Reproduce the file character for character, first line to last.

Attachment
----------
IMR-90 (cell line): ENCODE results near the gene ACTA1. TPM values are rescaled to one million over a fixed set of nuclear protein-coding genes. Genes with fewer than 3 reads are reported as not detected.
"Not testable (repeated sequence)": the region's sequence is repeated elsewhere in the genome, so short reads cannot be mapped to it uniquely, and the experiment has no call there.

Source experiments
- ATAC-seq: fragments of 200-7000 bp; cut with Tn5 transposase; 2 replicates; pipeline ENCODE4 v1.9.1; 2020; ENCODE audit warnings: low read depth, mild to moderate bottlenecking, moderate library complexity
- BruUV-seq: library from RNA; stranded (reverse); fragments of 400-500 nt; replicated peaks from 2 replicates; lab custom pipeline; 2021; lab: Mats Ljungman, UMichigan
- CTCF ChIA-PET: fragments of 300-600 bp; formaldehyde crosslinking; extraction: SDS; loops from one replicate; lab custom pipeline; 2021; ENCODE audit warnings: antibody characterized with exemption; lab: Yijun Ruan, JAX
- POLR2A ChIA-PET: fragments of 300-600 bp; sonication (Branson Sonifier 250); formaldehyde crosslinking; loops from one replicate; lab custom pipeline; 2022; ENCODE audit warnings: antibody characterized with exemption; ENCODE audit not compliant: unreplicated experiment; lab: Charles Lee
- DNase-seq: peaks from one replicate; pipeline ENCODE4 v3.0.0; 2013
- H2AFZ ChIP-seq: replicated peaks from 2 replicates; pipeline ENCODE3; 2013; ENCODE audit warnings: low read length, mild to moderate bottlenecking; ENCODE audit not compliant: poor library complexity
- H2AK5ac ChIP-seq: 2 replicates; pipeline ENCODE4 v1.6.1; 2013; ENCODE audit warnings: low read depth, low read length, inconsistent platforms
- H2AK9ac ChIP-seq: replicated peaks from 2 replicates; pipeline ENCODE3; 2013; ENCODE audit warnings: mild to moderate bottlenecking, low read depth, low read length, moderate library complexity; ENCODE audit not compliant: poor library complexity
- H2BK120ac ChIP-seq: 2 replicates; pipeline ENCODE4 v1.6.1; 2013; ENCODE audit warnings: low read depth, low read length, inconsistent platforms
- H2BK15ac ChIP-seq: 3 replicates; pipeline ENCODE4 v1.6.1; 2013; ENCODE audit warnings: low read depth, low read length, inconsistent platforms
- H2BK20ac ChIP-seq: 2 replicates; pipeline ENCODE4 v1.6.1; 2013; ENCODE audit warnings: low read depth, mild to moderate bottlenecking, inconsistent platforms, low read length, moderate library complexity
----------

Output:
IMR-90 (cell line): ENCODE results near the gene ACTA1. TPM values are rescaled to one million over a fixed set of nuclear protein-coding genes. Genes with fewer than 3 reads are reported as not detected.
"Not testable (repeated sequence)": the region's sequence is repeated elsewhere in the genome, so short reads cannot be mapped to it uniquely, and the experiment has no call there.

Source experiments
- ATAC-seq: fragments of 200-7000 bp; cut with Tn5 transposase; 2 replicates; pipeline ENCODE4 v1.9.1; 2020; ENCODE audit warnings: low read depth, mild to moderate bottlenecking, moderate library complexity
- BruUV-seq: library from RNA; stranded (reverse); fragments of 400-500 nt; replicated peaks from 2 replicates; lab custom pipeline; 2021; lab: Mats Ljungman, UMichigan
- CTCF ChIA-PET: fragments of 300-600 bp; formaldehyde crosslinking; extraction: SDS; loops from one replicate; lab custom pipeline; 2021; ENCODE audit warnings: antibody characterized with exemption; lab: Yijun Ruan, JAX
- POLR2A ChIA-PET: fragments of 300-600 bp; sonication (Branson Sonifier 250); formaldehyde crosslinking; loops from one replicate; lab custom pipeline; 2022; ENCODE audit warnings: antibody characterized with exemption; ENCODE audit not compliant: unreplicated experiment; lab: Charles Lee
- DNase-seq: peaks from one replicate; pipeline ENCODE4 v3.0.0; 2013
- H2AFZ ChIP-seq: replicated peaks from 2 replicates; pipeline ENCODE3; 2013; ENCODE audit warnings: low read length, mild to moderate bottlenecking; ENCODE audit not compliant: poor library complexity
- H2AK5ac ChIP-seq: 2 replicates; pipeline ENCODE4 v1.6.1; 2013; ENCODE audit warnings: low read depth, low read length, inconsistent platforms
- H2AK9ac ChIP-seq: replicated peaks from 2 replicates; pipeline ENCODE3; 2013; ENCODE audit warnings: mild to moderate bottlenecking, low read depth, low read length, moderate library complexity; ENCODE audit not compliant: poor library complexity
- H2BK120ac ChIP-seq: 2 replicates; pipeline ENCODE4 v1.6.1; 2013; ENCODE audit warnings: low read depth, low read length, inconsistent platforms
- H2BK15ac ChIP-seq: 3 replicates; pipeline ENCODE4 v1.6.1; 2013; ENCODE audit warnings: low read depth, low read length, inconsistent platforms
- H2BK20ac ChIP-seq: 2 replicates; pipeline ENCODE4 v1.6.1; 2013; ENCODE audit warnings: low read depth, mild to moderate bottlenecking, inconsistent platforms, low read length, moderate library complexity